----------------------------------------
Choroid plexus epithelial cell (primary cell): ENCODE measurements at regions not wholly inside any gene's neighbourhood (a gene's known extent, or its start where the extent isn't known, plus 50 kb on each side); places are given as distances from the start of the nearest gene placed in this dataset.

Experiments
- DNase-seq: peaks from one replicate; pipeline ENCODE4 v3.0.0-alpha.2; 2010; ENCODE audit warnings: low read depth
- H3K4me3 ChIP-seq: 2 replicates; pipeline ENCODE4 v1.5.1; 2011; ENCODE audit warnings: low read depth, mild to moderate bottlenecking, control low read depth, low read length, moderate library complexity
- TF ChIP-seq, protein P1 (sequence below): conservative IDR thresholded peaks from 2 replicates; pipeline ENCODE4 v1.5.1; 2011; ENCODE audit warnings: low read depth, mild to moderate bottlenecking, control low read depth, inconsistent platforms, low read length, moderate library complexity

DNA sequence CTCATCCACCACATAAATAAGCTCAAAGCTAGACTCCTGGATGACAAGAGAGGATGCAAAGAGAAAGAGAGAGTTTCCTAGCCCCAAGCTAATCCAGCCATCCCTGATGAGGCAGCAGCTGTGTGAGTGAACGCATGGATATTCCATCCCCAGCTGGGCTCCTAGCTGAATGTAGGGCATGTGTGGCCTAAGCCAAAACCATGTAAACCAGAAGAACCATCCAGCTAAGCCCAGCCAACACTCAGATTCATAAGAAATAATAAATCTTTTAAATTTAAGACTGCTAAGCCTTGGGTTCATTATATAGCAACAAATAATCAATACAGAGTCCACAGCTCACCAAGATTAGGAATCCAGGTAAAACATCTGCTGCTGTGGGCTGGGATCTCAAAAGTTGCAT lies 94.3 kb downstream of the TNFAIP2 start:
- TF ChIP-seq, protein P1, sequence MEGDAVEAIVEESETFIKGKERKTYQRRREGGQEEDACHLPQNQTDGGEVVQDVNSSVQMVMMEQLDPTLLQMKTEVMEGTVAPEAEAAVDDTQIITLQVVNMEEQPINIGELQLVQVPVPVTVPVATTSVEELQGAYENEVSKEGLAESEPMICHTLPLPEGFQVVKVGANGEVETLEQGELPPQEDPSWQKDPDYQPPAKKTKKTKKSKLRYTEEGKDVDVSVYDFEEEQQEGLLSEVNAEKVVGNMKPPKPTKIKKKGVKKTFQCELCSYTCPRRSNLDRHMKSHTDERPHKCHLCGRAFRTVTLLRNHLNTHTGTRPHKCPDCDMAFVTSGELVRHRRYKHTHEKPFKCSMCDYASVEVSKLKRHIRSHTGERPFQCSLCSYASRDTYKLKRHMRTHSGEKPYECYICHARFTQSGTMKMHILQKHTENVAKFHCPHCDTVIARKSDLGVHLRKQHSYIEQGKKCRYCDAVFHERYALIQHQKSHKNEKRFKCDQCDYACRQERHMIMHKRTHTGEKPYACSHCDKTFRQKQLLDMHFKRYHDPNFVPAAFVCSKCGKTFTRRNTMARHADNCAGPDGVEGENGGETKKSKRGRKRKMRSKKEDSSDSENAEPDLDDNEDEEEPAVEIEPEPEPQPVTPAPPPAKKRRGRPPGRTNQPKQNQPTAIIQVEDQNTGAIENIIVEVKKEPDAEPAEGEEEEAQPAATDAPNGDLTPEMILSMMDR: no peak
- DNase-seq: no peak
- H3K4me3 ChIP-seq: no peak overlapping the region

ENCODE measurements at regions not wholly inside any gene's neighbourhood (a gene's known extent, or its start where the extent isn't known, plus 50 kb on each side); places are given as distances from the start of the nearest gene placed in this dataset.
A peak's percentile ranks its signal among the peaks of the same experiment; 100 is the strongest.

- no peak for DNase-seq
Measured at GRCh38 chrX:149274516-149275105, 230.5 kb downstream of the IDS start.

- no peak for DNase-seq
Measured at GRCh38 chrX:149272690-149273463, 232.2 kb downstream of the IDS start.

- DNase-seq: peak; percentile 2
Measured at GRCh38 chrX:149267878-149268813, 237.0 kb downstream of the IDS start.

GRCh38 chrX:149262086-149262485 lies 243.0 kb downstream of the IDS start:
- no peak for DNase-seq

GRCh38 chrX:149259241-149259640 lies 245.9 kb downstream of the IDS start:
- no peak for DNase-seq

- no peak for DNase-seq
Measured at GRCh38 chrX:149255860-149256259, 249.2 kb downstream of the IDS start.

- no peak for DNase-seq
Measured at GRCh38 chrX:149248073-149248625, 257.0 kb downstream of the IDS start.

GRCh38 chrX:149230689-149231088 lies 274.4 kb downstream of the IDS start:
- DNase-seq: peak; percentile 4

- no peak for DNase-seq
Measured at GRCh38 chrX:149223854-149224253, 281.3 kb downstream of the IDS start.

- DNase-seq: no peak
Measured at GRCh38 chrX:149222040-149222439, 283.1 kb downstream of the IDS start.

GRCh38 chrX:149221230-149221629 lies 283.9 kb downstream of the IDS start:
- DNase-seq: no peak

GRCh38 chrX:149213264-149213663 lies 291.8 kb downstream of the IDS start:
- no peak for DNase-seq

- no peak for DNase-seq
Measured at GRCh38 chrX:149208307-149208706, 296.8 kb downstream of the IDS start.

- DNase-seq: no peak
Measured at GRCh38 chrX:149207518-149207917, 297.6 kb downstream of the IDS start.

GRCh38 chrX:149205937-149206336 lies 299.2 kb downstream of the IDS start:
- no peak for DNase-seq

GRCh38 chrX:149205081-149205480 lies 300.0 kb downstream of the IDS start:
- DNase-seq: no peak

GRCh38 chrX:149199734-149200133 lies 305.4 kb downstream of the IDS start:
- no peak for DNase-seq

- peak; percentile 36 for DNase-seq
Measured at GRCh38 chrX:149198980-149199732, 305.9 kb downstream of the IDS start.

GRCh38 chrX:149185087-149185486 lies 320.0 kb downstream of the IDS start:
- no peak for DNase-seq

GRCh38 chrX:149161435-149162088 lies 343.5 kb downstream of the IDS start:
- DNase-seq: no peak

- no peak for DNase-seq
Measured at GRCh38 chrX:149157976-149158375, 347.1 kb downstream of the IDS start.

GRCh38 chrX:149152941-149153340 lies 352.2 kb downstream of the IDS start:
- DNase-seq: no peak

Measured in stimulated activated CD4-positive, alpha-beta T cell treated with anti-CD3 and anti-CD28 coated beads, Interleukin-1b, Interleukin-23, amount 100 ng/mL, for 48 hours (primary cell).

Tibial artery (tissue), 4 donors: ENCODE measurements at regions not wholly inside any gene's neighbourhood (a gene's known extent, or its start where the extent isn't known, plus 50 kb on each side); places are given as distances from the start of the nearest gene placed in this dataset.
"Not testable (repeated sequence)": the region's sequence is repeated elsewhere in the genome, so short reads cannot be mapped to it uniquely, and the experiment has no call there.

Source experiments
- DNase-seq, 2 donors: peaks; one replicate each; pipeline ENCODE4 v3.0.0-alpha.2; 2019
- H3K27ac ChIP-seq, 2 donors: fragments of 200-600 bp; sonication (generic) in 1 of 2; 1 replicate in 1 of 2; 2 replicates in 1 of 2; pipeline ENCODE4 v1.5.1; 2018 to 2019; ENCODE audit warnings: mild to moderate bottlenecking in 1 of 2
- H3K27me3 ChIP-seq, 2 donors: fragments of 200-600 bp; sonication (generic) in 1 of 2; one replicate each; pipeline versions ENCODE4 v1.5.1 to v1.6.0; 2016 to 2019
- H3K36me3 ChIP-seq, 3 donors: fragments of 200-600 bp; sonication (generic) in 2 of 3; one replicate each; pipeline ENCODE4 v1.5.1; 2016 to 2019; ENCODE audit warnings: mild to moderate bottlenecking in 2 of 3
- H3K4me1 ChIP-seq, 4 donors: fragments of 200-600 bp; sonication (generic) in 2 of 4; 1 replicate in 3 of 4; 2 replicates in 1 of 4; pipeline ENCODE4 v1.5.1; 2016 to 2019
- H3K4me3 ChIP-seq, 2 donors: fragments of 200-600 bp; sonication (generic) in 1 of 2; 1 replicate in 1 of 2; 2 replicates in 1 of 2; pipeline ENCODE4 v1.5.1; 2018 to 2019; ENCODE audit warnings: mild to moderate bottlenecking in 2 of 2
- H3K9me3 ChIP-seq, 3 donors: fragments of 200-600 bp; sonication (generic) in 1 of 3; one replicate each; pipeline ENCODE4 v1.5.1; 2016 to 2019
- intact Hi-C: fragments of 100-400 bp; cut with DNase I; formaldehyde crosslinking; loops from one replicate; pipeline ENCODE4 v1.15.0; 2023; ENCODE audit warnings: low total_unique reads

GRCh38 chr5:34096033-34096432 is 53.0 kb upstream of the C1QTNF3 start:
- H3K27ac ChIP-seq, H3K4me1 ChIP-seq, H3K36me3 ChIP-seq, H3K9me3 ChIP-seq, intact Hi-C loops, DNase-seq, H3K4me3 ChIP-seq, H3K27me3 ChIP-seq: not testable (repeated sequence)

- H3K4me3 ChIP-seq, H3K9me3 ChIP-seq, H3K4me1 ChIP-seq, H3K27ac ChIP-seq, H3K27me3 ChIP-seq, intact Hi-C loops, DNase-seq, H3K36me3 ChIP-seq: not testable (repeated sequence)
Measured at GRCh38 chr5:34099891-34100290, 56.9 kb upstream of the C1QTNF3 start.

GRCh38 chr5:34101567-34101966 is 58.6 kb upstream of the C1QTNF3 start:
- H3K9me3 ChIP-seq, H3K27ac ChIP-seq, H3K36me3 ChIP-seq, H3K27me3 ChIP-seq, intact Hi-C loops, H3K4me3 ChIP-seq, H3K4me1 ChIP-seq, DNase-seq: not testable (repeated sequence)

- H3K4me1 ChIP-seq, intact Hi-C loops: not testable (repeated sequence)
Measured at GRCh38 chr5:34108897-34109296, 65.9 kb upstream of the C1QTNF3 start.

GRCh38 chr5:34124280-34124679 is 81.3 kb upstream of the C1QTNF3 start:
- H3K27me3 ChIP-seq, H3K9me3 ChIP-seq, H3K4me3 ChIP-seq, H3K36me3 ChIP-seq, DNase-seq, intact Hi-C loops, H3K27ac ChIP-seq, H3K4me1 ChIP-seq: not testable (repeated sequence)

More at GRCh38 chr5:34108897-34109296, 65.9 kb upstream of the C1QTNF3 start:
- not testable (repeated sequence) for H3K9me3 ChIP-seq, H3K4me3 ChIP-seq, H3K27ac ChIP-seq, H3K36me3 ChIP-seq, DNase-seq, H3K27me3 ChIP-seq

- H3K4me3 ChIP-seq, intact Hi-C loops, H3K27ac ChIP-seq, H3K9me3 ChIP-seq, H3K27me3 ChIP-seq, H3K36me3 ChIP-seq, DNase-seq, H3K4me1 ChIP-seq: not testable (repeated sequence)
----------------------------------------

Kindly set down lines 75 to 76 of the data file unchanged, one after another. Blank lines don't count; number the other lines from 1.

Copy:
Measured at GRCh38 chr5:34108897-34109296, 65.9 kb upstream of the C1QTNF3 start.

GRCh38 chr5:34124280-34124679 is 81.3 kb upstream of the C1QTNF3 start: